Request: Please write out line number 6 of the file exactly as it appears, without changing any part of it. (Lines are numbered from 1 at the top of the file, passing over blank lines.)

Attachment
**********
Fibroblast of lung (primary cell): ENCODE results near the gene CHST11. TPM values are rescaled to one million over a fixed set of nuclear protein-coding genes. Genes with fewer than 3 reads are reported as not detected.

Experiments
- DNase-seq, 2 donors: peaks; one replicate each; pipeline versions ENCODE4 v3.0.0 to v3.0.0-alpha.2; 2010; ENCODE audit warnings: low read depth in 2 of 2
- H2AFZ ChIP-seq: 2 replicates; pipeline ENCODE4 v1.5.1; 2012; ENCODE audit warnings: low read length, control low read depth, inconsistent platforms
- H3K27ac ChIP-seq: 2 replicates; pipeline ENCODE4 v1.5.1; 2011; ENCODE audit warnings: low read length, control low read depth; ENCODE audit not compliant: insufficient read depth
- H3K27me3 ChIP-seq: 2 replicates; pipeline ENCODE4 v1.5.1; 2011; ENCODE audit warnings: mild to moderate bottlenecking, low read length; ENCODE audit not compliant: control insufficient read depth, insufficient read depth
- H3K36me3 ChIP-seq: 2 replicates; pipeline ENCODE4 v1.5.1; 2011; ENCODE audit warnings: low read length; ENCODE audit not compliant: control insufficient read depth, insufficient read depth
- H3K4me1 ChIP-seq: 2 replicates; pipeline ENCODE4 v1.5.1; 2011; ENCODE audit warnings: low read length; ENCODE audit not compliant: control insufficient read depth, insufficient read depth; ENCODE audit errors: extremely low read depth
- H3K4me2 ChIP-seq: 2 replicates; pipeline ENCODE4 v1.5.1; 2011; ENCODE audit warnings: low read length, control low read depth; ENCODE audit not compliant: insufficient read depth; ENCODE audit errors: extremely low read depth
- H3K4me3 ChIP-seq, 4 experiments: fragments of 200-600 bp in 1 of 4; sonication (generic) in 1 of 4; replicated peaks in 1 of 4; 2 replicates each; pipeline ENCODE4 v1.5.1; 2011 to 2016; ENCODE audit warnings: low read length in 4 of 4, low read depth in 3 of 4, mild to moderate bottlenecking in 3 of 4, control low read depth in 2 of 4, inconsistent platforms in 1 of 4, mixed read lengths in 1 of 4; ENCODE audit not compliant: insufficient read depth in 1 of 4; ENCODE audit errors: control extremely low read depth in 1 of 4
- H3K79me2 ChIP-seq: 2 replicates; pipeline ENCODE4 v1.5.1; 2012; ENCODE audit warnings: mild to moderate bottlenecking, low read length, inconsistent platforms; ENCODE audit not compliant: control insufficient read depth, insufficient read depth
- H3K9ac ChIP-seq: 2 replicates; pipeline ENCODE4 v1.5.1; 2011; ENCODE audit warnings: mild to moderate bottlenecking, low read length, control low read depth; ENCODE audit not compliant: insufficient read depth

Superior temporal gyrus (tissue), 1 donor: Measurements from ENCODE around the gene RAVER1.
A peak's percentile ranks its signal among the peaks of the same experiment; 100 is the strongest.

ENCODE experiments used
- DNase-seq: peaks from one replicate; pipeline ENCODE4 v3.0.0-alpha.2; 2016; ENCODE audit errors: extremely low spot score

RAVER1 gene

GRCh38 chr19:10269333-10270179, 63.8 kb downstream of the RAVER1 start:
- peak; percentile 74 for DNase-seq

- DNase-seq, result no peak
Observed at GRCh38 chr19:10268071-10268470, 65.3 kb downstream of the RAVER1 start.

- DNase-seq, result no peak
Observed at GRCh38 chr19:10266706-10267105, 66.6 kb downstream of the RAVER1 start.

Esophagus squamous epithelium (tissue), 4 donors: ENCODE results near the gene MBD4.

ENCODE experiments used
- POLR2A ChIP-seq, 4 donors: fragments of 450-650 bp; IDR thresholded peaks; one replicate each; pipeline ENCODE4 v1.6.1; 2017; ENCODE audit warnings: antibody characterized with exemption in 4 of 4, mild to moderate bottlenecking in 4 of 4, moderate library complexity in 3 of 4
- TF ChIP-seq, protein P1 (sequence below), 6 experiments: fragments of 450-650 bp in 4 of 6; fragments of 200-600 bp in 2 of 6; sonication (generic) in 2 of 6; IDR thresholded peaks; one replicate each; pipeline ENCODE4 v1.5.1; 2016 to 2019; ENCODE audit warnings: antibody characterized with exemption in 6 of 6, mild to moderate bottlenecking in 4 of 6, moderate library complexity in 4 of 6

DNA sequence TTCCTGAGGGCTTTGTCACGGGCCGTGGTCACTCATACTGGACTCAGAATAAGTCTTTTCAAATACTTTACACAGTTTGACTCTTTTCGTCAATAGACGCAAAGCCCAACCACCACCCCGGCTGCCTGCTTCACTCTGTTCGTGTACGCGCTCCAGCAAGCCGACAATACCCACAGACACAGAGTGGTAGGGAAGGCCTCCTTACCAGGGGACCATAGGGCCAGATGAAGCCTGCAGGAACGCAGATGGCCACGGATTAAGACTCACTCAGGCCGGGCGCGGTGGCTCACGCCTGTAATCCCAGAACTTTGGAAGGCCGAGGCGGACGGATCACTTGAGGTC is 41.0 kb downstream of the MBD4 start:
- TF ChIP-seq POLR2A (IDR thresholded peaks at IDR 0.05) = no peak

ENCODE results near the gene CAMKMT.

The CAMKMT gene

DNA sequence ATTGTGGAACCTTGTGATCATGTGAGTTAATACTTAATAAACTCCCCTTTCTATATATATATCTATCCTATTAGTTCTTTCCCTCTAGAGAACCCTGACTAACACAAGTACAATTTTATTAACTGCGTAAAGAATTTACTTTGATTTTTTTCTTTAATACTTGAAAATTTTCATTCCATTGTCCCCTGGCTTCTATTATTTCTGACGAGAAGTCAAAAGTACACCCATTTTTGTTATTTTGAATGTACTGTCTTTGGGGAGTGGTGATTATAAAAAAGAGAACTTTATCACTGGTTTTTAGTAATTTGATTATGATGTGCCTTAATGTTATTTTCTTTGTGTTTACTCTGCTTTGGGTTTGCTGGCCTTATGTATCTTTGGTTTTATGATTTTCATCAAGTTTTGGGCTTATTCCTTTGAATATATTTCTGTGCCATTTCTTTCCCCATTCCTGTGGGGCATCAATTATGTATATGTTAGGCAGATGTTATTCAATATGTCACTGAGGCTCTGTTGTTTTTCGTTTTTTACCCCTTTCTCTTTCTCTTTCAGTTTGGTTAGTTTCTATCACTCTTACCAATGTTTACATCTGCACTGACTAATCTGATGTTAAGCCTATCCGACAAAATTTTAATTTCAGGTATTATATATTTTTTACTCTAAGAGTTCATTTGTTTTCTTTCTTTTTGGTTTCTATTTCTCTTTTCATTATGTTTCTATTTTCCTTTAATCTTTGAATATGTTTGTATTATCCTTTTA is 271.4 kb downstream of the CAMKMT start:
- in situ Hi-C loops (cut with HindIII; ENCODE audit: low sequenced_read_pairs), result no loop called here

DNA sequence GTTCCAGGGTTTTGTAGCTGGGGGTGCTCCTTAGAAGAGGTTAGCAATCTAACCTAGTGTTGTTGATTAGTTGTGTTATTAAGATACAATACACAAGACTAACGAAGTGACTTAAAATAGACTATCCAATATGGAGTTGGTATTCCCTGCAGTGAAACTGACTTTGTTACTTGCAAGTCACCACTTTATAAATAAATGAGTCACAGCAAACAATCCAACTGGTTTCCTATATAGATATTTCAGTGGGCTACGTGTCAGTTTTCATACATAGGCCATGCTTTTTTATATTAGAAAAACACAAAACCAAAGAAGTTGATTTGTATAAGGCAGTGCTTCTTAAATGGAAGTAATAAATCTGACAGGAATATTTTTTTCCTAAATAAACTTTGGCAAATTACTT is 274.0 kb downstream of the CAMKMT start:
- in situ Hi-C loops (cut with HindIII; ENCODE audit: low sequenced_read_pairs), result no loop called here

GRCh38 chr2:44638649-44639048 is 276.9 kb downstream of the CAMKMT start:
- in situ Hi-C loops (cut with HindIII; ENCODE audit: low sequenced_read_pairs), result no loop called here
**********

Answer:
- H3K27me3 ChIP-seq: 2 replicates; pipeline ENCODE4 v1.5.1; 2011; ENCODE audit warnings: mild to moderate bottlenecking, low read length; ENCODE audit not compliant: control insufficient read depth, insufficient read depth